A group representing some of the largest consumers of energy in the country is questioning the legality of Trump’s energy dominance agenda, which it argues is exporting natural gas to the detriment of the nation’s economy and security.
The Industrial Energy Consumers of America, which includes chemical giants Dow and DuPont, sent a letter to Energy Secretary Rick Perry, Commerce Secretary Wilbur Ross, and U.S. Trade Representative Robert Lighthizer on Thursday asking the Trump administration to stop approvals of any new natural gas export licenses.
The reason, the group pointed out in the letter, is based on the Energy Information Administration’s latest annual energy outlook that shows natural gas demand in the lower 48 states will consume 69 percent of all known U.S. recoverable resources. But the administration is on track to export that much in just a few decades.
“The U.S. is consuming and exporting natural gas at a faster rate that we are finding new natural gas resources,” the letter stated.
“IECA and its member companies are highly supportive and grateful to the Trump administration for the support of the manufacturing sector,” the letter read. “However, on this issue, we see a great policy inconsistency that is probably driven by the view that our natural gas resources are large.”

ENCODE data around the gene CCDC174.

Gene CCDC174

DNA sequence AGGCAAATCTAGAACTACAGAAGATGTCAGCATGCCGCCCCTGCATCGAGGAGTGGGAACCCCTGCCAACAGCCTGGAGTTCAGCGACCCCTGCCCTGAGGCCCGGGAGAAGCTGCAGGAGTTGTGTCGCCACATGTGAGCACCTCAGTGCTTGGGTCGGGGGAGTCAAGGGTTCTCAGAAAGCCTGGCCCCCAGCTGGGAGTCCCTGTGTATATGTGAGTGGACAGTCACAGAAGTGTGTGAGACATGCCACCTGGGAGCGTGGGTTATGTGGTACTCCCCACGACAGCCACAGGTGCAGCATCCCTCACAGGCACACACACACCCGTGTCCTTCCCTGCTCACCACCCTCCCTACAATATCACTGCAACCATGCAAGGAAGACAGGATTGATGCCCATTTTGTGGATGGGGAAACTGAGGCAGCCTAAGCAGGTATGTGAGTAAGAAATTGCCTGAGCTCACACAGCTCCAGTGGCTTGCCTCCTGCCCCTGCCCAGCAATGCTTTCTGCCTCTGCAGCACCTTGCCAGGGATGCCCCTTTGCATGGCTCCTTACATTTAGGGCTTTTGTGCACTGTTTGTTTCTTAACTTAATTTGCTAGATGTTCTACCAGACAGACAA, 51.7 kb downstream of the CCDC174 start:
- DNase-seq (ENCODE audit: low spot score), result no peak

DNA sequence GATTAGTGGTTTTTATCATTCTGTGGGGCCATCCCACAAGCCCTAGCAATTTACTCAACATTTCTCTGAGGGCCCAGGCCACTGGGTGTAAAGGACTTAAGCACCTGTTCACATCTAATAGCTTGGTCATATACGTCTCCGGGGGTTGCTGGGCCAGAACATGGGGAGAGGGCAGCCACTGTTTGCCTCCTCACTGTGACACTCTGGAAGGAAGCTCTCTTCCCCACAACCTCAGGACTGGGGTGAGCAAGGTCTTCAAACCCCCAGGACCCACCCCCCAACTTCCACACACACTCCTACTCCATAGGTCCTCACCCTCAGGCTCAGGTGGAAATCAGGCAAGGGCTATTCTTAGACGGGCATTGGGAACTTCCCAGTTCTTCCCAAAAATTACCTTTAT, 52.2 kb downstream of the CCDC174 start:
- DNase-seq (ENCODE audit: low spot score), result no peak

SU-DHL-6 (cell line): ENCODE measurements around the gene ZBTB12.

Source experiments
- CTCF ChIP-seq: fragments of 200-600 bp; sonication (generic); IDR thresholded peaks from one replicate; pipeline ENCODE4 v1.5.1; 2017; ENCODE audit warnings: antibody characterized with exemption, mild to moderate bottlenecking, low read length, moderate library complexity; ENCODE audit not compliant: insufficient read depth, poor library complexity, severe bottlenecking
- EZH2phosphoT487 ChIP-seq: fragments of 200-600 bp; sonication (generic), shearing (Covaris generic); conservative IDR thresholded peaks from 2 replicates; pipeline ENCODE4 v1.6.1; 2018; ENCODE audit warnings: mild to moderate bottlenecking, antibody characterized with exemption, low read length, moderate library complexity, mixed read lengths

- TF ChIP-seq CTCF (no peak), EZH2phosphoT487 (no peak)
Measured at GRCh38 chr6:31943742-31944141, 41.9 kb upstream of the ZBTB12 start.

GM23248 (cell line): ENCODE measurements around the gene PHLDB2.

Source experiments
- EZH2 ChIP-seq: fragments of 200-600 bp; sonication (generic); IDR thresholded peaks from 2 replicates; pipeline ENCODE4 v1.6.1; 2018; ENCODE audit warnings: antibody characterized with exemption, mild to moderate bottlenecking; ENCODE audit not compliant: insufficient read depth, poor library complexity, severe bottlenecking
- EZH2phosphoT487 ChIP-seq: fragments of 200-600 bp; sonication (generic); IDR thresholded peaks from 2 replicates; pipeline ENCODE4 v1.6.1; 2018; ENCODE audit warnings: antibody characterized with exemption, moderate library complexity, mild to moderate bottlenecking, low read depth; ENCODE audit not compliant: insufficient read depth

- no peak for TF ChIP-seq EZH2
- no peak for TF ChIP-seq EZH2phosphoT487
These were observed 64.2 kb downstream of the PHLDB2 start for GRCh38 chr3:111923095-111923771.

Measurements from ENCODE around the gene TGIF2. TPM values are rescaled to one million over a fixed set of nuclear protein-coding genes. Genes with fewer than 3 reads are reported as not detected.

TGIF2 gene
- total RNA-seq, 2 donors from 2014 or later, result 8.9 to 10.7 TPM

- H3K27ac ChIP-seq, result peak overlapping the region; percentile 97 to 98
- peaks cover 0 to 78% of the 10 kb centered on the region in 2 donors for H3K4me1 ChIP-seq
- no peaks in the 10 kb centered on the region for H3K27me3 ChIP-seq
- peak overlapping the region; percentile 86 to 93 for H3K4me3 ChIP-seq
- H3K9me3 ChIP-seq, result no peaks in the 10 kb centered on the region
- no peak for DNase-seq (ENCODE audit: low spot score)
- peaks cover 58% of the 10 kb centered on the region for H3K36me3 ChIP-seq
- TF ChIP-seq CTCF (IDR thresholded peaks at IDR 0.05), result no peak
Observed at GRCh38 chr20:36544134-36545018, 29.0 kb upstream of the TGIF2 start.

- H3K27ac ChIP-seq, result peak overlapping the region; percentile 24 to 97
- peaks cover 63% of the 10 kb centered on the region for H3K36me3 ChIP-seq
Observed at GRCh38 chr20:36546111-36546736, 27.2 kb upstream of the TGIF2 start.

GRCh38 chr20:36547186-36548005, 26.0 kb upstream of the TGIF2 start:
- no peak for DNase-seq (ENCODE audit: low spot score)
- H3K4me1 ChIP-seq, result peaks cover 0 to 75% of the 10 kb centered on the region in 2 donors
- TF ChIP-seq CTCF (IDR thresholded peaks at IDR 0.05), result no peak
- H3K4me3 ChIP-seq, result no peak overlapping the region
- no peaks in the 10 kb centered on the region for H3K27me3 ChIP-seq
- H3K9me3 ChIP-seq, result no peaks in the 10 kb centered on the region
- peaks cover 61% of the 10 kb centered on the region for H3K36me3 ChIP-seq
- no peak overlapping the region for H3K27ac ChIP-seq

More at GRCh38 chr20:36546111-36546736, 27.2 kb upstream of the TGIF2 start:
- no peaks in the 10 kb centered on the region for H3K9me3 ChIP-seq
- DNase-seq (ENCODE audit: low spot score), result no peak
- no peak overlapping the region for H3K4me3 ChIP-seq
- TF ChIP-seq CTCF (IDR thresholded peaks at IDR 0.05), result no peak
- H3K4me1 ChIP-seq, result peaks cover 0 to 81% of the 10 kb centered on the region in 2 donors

Natural gas reserves are vast, the group concedes, “but not relative to the size of our domestic consumption.”
It pointed out that the Department of Energy’s export approvals, which are expected to equal 70 percent of all U.S. natural gas demand over the next three decades, cannot be sustained and “cannot possibly be in the ‘public interest’ under the Natural Gas Act, which raises the question of the legality of further LNG export approvals.
The Natural Gas Act requires the Energy Department to conduct analyses to gauge if the exports would harm the U.S. economy.
The group is not sure if the studies that are being done are thorough enough as the administration ramps up energy exports.
“Excessive LNG exports pose a real threat to domestic manufacturing, manufacturing jobs, and the economy long-term,” the letter warns. “We urge a measured approach and metrics to determine public interest which will guide informed short and long-term decision making, and the establishment of prudent consumer safeguards.”